The Harold B. Lee Library is encouraging physical activity and inviting all patrons — not just students — to explore the library with a new series of indoor walking trails.
The indoor trails vary in distance and difficulty and allow students to interact with different areas and exhibits around the library. BYU advertising student Sara Buckley, who works in the library as a public relations assistant, led the project in collaboration with Communications and Public Relations Manager Roger Layton.
“This was to give a purpose to walking in the library, to tell students you’re not going to be wasting your time walking around,” Buckley said. “You can know how far you’re going. You can be active a little bit. It’s a way to break up the monotony of studying and feel like you’re being productive while taking a break.”
The “Floor 3 Perimeter” walk measures in at 0.209 miles, making it the shortest path, while the “Zigzag” trail on the fifth floor is the longest of the walks at 1.66 miles. Other creative trails include the “Gallery Gallop” and “The Fault Within Our Stairs.”
Buckley said she started the measuring process for the indoor trails last summer. She would pick a few days and “walk the whole day, just mapping.” She used a surveyor’s measuring wheel to help calculate the distance.
Buckley and Layton debuted the HBLL’s indoor walking trails at the Student Wellness Fair earlier this semester, where they gave out several hundred map booklets. They are looking to build a further relationship with Student Wellness to get the word out about the campaign.
BYU graphic design major Talia Ostraff, a graphic designer for the library, worked closely with Buckley to create the trail maps for the project. Her intention for the design was to make the maps clear and understandable while still being creative.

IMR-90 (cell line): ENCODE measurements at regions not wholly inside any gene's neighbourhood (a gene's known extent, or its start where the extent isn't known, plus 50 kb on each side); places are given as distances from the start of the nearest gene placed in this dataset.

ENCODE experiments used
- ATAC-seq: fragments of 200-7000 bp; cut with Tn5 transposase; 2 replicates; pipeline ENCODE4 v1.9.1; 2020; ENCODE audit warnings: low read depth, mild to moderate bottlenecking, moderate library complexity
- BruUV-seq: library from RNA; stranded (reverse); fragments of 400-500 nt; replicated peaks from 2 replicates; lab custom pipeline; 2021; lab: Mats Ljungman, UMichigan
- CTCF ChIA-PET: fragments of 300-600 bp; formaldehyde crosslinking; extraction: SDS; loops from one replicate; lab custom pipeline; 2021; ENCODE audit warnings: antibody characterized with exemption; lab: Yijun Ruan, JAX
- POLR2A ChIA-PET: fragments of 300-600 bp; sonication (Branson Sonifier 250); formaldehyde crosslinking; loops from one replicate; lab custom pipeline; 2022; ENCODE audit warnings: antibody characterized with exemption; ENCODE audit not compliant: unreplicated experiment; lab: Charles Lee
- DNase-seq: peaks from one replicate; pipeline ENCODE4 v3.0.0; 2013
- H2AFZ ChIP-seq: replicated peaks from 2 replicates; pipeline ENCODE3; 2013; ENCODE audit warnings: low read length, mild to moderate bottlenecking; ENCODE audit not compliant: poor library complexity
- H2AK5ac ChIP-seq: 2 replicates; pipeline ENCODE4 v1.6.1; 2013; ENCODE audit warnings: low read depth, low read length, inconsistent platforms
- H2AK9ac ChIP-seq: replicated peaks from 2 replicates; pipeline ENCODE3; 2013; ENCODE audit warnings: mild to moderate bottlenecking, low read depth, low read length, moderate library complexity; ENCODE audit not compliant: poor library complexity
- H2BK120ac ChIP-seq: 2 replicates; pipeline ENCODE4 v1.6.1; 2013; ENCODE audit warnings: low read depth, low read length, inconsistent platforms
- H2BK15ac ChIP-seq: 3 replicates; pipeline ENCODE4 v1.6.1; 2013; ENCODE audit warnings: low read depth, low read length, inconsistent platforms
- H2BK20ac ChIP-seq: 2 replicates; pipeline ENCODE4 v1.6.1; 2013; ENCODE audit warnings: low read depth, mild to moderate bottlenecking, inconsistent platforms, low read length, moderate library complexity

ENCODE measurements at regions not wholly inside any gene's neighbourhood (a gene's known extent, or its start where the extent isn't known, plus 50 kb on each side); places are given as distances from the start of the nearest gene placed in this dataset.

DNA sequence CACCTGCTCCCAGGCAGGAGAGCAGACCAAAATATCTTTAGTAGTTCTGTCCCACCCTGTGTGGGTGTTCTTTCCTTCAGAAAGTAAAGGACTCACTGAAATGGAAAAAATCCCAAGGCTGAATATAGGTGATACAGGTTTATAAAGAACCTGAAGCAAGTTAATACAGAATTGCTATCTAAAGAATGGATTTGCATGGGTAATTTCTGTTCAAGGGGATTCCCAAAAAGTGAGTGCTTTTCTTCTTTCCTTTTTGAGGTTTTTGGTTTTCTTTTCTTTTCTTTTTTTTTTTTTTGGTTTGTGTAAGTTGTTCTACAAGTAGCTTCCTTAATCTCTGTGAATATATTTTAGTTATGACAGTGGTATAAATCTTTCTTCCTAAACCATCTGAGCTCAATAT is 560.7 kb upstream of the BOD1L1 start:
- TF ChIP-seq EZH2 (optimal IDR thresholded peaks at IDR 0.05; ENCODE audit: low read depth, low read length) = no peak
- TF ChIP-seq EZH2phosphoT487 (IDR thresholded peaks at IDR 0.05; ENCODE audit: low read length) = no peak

“As far as the design went, I had a lot of freedom with that,” Ostraff said. “I wanted it to be more fun. I wanted to present it in a way that showed the library had a lot to offer.”
BYU exercise science professor Lance Davidson said there are safety hazards to exercising outside in the winter time, aside from the fact it is often uncomfortable. He suggested getting up and moving during long periods of sitting at least every two hours, if not more frequently.
Being physically active includes walking around during the day, and it can be more helpful in preventing and treating chronic diseases, according to Davidson. He said the mind, body and spirit are strengthened by any kind of activity, even if it’s not considered traditional exercise.
“The increased blood flow you’re going to get walking around will invigorate your mind,” Davidson said. “If you’re falling asleep in the library, there’s no excuse. You need to get up and move around.”
Library patrons won’t see the indoor trails mapped out on the floors, but the maps can be accessed online and printed out for individual use.
Layton said the trails are about more than just getting people to come into the library. He agreed increased physical activity is beneficial to students’ academic success, especially during stressful times in the semester like finals week.
“You really will do better (academically) if you get some exercise,” Layton said. “This gives you a chance to get up, stay in the building, march around, maybe see something new, hopefully learn something about some of our collections and then get back to work.”